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Galvin To Propose Court OK For Mass. Foreclosures

Secretary of State William Galvin said he plans to submit a bill that would require Massachusetts mortgage lenders to get court approval before foreclosing on homes.

Galvin said he will revive a proposal state lawmakers rejected two years ago because of new questions about the validity of titles for foreclosed properties.

"When I proposed this a couple of years ago, the industry spent a lot of money to make sure nothing happened," Galvin said. "I think the banking and mortgage industry has had a chance to clean up its own mess — they haven't done so."

Galvin said the issue is hindering the state's housing market, which is critical in helping the economy recover.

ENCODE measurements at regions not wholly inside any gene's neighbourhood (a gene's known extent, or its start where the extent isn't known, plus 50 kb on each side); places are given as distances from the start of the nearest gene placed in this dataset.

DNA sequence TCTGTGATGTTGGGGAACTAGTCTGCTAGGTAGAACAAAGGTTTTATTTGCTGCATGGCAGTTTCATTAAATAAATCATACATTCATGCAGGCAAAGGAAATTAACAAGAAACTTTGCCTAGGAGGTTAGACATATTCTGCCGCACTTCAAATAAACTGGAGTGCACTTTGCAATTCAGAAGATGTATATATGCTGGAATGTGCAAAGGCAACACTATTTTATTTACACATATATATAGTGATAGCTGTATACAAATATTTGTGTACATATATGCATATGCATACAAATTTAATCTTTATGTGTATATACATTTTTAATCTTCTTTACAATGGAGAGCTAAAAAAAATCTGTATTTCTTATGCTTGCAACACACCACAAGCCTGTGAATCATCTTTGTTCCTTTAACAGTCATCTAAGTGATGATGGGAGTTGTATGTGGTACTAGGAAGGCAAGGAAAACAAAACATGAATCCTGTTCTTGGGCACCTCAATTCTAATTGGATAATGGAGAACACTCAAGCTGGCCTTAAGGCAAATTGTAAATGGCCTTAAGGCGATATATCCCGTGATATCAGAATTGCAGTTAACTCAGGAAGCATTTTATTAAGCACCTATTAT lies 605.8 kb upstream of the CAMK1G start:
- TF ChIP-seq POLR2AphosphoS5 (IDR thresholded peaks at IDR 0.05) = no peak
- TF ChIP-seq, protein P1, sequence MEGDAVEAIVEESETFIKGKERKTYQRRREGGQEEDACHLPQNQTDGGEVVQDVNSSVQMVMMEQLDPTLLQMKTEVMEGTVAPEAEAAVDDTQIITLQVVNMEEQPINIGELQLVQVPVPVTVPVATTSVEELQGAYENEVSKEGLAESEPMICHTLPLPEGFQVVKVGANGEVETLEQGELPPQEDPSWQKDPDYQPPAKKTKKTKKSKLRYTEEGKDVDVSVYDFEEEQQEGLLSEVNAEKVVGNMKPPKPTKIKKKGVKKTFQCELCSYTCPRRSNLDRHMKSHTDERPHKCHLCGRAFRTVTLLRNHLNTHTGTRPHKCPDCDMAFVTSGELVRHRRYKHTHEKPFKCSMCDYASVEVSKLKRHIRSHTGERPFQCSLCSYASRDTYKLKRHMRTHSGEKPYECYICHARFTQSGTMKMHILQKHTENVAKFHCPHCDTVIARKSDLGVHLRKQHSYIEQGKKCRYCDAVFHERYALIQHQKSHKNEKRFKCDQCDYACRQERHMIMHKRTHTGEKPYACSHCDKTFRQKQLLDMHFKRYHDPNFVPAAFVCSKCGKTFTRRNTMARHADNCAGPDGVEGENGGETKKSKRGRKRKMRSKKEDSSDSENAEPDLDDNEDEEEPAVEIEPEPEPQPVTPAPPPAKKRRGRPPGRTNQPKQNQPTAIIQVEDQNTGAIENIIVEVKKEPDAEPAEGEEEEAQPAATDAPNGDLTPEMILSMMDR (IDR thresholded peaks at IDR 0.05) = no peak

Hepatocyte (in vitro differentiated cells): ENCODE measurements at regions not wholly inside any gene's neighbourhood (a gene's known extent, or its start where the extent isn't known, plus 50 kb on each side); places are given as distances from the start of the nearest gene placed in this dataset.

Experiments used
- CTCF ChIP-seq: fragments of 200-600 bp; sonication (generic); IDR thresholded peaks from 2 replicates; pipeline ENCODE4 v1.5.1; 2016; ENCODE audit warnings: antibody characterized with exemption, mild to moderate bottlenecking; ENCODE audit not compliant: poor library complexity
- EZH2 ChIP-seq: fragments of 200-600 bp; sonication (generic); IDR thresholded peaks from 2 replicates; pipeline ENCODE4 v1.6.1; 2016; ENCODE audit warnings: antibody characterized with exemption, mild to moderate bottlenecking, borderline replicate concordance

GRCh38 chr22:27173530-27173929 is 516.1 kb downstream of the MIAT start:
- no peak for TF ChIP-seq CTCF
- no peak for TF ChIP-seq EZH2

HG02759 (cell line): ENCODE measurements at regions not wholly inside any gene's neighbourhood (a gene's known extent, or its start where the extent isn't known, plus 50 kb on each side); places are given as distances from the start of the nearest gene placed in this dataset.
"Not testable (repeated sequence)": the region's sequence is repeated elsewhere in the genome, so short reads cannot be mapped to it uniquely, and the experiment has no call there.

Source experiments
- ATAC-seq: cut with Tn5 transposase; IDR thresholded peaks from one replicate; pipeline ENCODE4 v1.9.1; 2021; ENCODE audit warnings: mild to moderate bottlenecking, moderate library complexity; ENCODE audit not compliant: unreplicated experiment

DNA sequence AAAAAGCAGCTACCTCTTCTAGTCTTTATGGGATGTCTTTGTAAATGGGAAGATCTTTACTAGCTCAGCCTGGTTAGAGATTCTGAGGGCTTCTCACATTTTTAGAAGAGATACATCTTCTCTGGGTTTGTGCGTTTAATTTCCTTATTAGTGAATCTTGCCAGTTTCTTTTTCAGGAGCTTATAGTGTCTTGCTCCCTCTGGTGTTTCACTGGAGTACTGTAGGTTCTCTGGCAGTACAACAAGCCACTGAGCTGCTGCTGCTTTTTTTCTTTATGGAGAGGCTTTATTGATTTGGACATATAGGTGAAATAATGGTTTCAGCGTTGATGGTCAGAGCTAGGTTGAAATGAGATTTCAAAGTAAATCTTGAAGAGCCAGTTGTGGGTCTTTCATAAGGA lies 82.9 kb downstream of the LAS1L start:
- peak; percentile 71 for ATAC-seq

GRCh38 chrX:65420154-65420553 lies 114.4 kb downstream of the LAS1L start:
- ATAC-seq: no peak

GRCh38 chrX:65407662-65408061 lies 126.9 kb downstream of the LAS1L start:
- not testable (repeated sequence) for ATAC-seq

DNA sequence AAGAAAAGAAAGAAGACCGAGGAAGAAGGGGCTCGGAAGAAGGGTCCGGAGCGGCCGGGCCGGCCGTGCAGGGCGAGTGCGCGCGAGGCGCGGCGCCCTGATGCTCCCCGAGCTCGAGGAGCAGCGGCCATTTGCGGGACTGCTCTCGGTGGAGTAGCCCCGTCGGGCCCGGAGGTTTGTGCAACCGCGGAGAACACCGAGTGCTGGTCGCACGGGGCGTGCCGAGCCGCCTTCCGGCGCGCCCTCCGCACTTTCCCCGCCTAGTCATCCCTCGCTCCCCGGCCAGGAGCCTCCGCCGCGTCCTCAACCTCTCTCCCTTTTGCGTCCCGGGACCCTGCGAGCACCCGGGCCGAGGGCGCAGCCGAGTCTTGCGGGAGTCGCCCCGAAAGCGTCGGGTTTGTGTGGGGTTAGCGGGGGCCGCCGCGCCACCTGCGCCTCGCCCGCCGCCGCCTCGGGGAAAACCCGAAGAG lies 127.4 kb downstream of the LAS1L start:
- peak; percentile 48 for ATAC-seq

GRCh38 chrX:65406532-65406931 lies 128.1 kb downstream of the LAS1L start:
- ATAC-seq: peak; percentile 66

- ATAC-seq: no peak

"I see it as an economic issue," Galvin said. "We're not going to get the real estate industry moving again til we clean up this vast bubble of real estate that's out there in foreclosure."

He said the proposal will protect homeowners.

Massachusetts is one of 27 states that do not require foreclosures to be reviewed by a judge.

Lenders and some real estate lawyers say mandating judicial approvals would just create another level of bureaucracy that would slow the process and thwart the housing market's recovery.

This program aired on December 6, 2010. The audio for this program is not available.

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